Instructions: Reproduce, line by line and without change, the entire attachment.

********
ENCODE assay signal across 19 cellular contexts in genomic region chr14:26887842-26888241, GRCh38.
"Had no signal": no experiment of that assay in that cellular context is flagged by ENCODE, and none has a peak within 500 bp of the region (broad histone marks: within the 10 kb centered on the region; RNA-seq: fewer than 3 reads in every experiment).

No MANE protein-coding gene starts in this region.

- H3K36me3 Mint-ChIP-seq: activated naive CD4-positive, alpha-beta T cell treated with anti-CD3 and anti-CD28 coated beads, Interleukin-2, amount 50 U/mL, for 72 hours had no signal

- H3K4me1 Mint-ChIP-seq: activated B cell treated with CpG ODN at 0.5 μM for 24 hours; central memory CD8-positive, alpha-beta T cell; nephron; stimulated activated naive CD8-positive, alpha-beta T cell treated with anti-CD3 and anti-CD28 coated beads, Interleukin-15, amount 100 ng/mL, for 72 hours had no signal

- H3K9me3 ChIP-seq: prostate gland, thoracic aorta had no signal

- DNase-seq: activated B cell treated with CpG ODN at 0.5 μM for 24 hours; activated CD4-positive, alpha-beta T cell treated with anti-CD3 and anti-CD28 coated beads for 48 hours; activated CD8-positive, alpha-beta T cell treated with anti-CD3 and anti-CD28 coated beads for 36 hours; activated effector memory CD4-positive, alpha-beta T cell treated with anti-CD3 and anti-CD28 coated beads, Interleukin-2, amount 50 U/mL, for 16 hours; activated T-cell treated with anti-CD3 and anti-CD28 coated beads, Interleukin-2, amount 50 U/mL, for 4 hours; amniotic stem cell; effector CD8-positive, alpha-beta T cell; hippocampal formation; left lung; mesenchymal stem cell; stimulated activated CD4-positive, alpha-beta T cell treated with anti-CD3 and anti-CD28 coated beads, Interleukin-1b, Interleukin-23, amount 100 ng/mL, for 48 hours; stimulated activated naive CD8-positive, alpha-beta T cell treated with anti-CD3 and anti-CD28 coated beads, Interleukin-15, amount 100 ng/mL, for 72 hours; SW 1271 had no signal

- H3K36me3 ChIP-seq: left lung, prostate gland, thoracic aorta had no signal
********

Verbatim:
ENCODE assay signal across 19 cellular contexts in genomic region chr14:26887842-26888241, GRCh38.
"Had no signal": no experiment of that assay in that cellular context is flagged by ENCODE, and none has a peak within 500 bp of the region (broad histone marks: within the 10 kb centered on the region; RNA-seq: fewer than 3 reads in every experiment).

No MANE protein-coding gene starts in this region.

- H3K36me3 Mint-ChIP-seq: activated naive CD4-positive, alpha-beta T cell treated with anti-CD3 and anti-CD28 coated beads, Interleukin-2, amount 50 U/mL, for 72 hours had no signal

- H3K4me1 Mint-ChIP-seq: activated B cell treated with CpG ODN at 0.5 μM for 24 hours; central memory CD8-positive, alpha-beta T cell; nephron; stimulated activated naive CD8-positive, alpha-beta T cell treated with anti-CD3 and anti-CD28 coated beads, Interleukin-15, amount 100 ng/mL, for 72 hours had no signal

- H3K9me3 ChIP-seq: prostate gland, thoracic aorta had no signal

- DNase-seq: activated B cell treated with CpG ODN at 0.5 μM for 24 hours; activated CD4-positive, alpha-beta T cell treated with anti-CD3 and anti-CD28 coated beads for 48 hours; activated CD8-positive, alpha-beta T cell treated with anti-CD3 and anti-CD28 coated beads for 36 hours; activated effector memory CD4-positive, alpha-beta T cell treated with anti-CD3 and anti-CD28 coated beads, Interleukin-2, amount 50 U/mL, for 16 hours; activated T-cell treated with anti-CD3 and anti-CD28 coated beads, Interleukin-2, amount 50 U/mL, for 4 hours; amniotic stem cell; effector CD8-positive, alpha-beta T cell; hippocampal formation; left lung; mesenchymal stem cell; stimulated activated CD4-positive, alpha-beta T cell treated with anti-CD3 and anti-CD28 coated beads, Interleukin-1b, Interleukin-23, amount 100 ng/mL, for 48 hours; stimulated activated naive CD8-positive, alpha-beta T cell treated with anti-CD3 and anti-CD28 coated beads, Interleukin-15, amount 100 ng/mL, for 72 hours; SW 1271 had no signal

- H3K36me3 ChIP-seq: left lung, prostate gland, thoracic aorta had no signal